Neurofibromatosis type 1 (NF1) is the most common neurogenetic disorder worldwide, and its clinical presentations are highly variable. NF1 is caused by mutations in the NF1 gene, and 50% of NF1 cases are sporadic, which occur in the absence of a family history of the disease and usually result from a new mutation in the germline of a parent. Advanced paternal age may increase the risk for germinal NF1 mutations; however, some dominant conditions, including neurofibromatosis, have shown a lesser association with paternal age, although there are conflicting reports in the literature. We investigated the effects of paternal and maternal age in 241 NF1 patients (121 sporadic and 120 familial cases) who were seen in Hacettepe hospital, a reference center for genetic diseases in Turkey. For statistical analysis, Spearman's and Chi-square tests were used. In this study, we evaluated paternal and maternal age at birth in sporadic and familial cases of NF1. We also compared the effect of parental age on the appearance and coexistence of various NF1 symptoms. There were no significant statistical differences between paternal age and coexistence of the NF1 symptoms. However, a slightly negative correlation was observed between paternal age and the coexistence of NF1 symptoms in familial cases (p < 0.05). We did not find strong evidence for the effect of parental age on the clinical severity of NF1.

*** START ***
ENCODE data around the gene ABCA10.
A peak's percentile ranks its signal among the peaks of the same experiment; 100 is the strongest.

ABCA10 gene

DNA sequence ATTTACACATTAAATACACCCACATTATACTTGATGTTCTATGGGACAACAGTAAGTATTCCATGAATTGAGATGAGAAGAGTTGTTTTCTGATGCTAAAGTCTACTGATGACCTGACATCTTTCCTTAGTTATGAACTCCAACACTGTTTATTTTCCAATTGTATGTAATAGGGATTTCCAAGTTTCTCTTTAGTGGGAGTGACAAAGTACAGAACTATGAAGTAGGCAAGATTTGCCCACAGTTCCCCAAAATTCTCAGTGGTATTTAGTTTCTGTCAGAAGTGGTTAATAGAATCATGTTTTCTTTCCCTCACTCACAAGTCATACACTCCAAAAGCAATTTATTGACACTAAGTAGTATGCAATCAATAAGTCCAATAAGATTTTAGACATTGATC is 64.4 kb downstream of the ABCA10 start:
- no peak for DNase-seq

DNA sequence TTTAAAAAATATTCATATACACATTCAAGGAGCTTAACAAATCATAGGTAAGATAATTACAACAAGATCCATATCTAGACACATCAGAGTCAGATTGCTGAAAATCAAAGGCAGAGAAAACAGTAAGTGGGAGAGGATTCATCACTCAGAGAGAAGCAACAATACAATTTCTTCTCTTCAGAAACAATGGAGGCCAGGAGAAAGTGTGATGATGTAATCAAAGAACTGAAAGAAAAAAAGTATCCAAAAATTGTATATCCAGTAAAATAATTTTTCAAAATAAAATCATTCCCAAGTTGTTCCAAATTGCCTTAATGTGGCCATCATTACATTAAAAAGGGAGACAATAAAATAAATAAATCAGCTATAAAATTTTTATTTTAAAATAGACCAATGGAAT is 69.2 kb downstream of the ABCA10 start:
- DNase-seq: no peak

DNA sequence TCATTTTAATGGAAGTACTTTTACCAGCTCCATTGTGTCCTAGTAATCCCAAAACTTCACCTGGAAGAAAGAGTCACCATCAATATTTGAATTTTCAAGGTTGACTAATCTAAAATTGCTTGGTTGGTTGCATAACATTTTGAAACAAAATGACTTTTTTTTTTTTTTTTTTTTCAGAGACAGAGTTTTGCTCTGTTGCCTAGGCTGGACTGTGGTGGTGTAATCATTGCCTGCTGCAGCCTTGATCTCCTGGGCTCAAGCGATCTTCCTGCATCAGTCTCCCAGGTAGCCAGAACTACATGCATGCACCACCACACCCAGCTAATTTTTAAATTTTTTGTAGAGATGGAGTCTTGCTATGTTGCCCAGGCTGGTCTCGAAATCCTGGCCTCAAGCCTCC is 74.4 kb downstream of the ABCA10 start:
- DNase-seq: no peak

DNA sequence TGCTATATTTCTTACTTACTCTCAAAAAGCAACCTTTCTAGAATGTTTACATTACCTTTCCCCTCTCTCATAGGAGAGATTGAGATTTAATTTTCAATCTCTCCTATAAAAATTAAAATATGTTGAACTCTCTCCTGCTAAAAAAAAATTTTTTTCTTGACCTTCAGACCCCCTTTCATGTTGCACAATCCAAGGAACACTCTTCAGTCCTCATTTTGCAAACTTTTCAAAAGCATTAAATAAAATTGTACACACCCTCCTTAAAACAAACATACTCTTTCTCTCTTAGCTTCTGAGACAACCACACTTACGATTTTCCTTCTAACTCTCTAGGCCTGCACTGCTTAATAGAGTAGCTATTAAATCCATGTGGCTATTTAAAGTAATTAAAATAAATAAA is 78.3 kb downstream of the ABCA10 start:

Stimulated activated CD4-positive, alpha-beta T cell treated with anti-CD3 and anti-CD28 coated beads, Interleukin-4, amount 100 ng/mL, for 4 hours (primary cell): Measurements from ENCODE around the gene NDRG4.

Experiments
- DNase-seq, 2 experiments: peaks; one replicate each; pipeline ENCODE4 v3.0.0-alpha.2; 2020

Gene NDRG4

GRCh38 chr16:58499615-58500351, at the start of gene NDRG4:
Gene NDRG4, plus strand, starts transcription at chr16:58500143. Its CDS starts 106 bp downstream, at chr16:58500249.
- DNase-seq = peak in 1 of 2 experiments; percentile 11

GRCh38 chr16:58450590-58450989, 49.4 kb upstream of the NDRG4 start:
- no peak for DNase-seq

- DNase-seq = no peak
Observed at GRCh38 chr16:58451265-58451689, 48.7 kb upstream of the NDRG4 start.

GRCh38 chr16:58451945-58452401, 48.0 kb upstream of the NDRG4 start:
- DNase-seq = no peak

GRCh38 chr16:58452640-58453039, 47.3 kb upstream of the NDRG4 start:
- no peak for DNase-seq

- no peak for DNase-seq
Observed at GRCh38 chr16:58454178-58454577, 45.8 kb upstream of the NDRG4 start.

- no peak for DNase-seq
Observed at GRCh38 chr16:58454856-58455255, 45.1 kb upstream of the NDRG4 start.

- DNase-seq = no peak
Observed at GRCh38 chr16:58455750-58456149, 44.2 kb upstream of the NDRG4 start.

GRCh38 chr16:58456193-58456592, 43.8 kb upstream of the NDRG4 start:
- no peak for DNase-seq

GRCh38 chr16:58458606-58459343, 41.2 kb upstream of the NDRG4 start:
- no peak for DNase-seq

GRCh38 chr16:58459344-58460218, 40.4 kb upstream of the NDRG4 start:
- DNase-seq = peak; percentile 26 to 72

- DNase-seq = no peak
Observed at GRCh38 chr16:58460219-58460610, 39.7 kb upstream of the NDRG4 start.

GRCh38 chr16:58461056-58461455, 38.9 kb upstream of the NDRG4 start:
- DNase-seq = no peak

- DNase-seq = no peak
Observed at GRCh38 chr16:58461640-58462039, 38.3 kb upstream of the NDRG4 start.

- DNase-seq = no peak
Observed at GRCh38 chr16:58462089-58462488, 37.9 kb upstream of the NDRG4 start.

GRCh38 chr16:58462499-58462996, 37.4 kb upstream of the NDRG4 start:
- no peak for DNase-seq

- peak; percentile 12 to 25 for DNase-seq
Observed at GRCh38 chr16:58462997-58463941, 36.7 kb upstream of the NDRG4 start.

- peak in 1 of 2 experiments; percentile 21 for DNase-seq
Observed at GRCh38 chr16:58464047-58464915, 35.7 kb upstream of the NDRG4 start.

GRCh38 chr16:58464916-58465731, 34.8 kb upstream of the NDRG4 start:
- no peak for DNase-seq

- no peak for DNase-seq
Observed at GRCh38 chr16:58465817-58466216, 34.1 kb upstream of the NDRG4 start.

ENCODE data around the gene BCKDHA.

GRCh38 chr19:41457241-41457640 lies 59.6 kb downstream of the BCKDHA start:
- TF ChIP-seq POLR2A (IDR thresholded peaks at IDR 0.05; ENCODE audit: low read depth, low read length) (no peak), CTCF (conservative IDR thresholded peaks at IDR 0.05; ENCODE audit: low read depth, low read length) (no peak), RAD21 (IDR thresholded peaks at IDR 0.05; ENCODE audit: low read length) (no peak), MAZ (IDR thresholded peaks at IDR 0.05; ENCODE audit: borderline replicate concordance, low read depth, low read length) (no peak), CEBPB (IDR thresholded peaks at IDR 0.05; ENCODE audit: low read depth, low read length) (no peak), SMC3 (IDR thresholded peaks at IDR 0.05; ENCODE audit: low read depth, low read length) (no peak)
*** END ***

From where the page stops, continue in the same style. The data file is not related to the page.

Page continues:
Keywords: Advanced maternal age; Advanced paternal age; Neurofibromatosis type 1; Spontaneous mutations.